Israel says the barrier wall will protect its citizens from terrorist attacks. Despite elaborate precautions on the part of the Israeli government, suicide bombings became a common occurrence in the restaurants and buses of Tel Aviv and West Jerusalem after the outbreak in 2000 of the second intifada. Wall proponents hope that building a physical barrier and forcing potential terrorists through designated checkpoints, like those that surround Bethlehem, will be an effective deterrent for those wishing to carry out such attacks.

Wall opponents recognize Israel's right to defend itself, but argue that the route of the wall creates serious moral problems, and many say it masks intentions far less benign than self-protection. Critics state that the barrier wall intrudes as far as 12.5 miles into the West Bank from the Green Line — considered to be the de facto eastern border of Israel — established in 1949. They say it encloses valuable water sources, precious farmland, and — most notably — 99 Israeli settlements on the Israeli side of the barrier.

According to the United Nations Office for the Coordination of Humanitarian Affairs, which also closely monitors the progress of the barrier wall, more than 75 percent of the wall's total length is being built inside the West Bank. In July 2004, the International Court of Justice, the principal judicial organ of the United Nations, ruled that the construction of the barrier wall in Palestinian territory was "contrary to international law." And a report released in November 2006 by Israeli advocacy group Settlement Watch states that "39 percent of the land used by Jewish settlements in the West Bank is private Palestinian property." According to a November 22 Washington Post article about the report, this land "includes some of the large settlement blocs inside the barrier that Israel is building to separate Israelis from the Palestinian population in the West Bank." Despite all of this, construction continues.

In Bethlehem, the barrier wall has created a prison-like existence for the dwindling Christian population there. The residents are beleaguered, and the merchants we spoke to feel the world does not understand their plight. Others blame fellow Christians overseas for not doing enough on their behalf.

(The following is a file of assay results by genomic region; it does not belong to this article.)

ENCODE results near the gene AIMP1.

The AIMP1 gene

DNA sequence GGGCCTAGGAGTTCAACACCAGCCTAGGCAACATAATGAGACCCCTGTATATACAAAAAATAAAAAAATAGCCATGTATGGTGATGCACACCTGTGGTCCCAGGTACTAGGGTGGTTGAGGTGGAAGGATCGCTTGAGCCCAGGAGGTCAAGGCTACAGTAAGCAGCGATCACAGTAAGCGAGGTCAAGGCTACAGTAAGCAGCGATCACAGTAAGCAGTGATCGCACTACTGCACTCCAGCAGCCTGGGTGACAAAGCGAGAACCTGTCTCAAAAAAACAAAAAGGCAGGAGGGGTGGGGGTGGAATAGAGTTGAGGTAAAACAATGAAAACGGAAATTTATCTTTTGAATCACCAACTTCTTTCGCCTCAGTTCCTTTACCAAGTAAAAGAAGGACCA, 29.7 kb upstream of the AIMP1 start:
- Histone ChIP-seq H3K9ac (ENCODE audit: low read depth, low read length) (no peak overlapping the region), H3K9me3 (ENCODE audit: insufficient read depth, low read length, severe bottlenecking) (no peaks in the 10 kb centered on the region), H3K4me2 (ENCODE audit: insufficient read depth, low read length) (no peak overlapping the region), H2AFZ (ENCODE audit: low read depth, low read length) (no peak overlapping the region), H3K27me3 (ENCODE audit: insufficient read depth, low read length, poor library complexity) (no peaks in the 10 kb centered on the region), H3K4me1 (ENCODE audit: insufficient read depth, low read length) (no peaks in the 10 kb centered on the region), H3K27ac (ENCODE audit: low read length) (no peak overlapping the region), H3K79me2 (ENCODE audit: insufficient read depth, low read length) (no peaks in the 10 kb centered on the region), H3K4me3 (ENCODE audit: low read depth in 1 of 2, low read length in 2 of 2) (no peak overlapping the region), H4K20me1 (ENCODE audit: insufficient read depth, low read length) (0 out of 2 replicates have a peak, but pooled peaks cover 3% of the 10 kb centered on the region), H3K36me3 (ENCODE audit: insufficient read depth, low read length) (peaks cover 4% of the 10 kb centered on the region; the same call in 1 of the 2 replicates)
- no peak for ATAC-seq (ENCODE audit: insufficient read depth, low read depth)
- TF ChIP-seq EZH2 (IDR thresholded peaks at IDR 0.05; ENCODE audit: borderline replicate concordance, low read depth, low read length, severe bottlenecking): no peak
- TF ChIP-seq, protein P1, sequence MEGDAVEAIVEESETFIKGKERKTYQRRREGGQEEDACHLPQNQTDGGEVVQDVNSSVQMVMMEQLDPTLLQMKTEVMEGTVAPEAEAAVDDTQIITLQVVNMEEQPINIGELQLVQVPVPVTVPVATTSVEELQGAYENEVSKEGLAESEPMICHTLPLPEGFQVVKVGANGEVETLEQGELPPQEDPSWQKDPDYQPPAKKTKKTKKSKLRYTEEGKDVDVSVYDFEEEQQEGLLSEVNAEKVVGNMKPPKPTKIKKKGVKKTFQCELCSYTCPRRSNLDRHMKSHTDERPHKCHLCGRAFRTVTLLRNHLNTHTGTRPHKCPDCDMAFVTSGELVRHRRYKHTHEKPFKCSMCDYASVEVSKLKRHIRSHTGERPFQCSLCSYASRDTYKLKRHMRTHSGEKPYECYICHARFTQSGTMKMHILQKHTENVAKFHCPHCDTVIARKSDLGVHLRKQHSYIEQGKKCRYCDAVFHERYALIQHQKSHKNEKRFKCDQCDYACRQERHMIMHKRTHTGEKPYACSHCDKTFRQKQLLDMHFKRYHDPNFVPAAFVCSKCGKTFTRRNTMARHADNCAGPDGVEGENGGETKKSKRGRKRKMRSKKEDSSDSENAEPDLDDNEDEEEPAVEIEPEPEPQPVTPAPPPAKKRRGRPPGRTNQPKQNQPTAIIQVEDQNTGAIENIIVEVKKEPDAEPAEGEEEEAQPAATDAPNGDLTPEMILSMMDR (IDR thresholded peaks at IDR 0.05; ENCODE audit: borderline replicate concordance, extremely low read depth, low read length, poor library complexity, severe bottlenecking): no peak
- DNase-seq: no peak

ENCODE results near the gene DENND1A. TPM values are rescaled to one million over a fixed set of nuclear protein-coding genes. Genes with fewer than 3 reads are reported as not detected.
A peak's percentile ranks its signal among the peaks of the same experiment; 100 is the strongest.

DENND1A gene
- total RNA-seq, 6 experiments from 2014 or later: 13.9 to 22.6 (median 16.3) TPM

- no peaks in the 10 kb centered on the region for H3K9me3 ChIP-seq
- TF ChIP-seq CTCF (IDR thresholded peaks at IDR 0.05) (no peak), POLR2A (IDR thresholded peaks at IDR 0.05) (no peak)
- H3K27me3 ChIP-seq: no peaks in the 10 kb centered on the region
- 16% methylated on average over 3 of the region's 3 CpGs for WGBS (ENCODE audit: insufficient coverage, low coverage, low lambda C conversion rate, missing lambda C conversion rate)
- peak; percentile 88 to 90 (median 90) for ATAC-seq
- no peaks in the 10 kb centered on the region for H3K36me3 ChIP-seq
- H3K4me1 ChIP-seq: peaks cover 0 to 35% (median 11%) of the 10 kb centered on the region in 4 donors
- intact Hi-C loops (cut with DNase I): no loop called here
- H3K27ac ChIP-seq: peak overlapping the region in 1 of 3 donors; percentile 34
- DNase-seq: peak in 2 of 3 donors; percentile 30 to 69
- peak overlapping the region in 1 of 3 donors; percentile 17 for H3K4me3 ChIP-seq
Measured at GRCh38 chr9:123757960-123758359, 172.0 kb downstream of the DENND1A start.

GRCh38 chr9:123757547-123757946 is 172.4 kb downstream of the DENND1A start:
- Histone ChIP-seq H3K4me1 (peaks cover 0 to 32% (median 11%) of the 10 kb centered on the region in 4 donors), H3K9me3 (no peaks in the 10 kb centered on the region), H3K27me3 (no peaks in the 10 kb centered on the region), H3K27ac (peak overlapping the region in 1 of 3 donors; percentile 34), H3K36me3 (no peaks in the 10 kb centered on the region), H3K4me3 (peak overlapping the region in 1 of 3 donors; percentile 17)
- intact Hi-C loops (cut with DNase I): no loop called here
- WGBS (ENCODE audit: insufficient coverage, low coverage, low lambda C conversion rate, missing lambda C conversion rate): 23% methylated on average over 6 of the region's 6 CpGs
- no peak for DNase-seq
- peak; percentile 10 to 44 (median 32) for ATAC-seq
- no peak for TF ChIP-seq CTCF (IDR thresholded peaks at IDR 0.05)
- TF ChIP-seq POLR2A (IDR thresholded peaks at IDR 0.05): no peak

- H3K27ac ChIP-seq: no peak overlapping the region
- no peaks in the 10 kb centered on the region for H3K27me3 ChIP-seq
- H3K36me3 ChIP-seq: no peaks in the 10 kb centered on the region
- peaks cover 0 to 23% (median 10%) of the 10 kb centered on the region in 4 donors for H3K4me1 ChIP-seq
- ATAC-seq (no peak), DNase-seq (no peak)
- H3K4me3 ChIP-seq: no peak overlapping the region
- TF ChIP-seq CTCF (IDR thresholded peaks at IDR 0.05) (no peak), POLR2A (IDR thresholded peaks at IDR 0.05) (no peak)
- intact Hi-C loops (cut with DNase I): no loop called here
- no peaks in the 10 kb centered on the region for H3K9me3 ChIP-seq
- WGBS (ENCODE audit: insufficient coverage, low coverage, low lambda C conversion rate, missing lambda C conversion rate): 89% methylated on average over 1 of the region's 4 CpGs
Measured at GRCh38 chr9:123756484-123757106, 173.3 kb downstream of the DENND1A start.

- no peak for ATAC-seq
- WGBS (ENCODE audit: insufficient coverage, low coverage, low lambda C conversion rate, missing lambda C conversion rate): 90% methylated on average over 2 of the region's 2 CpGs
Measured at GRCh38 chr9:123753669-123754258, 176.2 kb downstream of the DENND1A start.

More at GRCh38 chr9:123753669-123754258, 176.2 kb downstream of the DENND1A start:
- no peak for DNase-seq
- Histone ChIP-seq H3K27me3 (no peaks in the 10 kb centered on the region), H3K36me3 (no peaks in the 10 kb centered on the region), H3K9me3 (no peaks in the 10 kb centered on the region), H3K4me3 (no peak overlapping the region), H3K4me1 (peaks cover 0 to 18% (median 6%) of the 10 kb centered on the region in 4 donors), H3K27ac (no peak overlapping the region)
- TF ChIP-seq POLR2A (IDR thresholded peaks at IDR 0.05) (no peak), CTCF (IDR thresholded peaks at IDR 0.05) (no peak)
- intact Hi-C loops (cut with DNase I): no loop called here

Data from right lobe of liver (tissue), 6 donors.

For us, we will continue to tell everyone we know about the present-day story of Bethlehem — a sacred place now enmeshed in concrete and barbed wire. We will continue to relay our fears about the deteriorating humanitarian situation and how it not only compromises human dignity, but also puts at risk the long-term welfare of both Palestinians and Israelis who long for a just peace. We will continue to share our stories and photographs, and we will continue to raise awareness through as many avenues as possible. And over and over again, we will be reminded of Luke 2:15, "Let us go now to Bethlehem and see this thing that has happened." This Christmas season, the story of a miracle birth in a quiet manger seems impossibly distant from the little town of Bethlehem that we know today.

Elizabeth Griffin is the Director of Communications at Catholic Relief Services. She recently hosted a group of journalists on a visit to Gaza and the West Bank for the Agency’s annual Egan Award for Journalistic Excellence competition. David Snyder is a freelance photojournalist who for the last nine years has documented the work of Catholic Relief Services all over the world.

Thursday, December 07, 2006 is UP - with this blog!

I am a minimalist coder, but enlisted my son Christopher to help me figure out the nicieties of having this blog appear as the main feature on my site. As mentioned earlier, has links to various other writings and a couple other blogs I do / have done. Ideally, I'd like people to use the URL for links and so on. But whatever, it is what the old school called a "kludge" -- a sort of jerry-rigged setup that seems to work for now. Maybe I'll fine tune it and "slick it up" one day in order to fake people out about who they're dealing with. Unless it is already too late for that... Hmmm. Guess you're on to me.

Saturday, December 02, 2006

Movies, Mike, and Me

Even if that is bad English...

Mike Hertenstein, co-author with me of Selling Satan and friend and neighbor in our shared communal life for more years than either of us care to admit, has posted some fascinating stuff on movies. No wonder. Mike is submerged in movie-dom, as Flickerings (both the Flickerings website and the annual "event" at Cornerstone Festival) illustrates.

Rather than rattle on, I'll merely point Blue Christian readers to Mike's latest: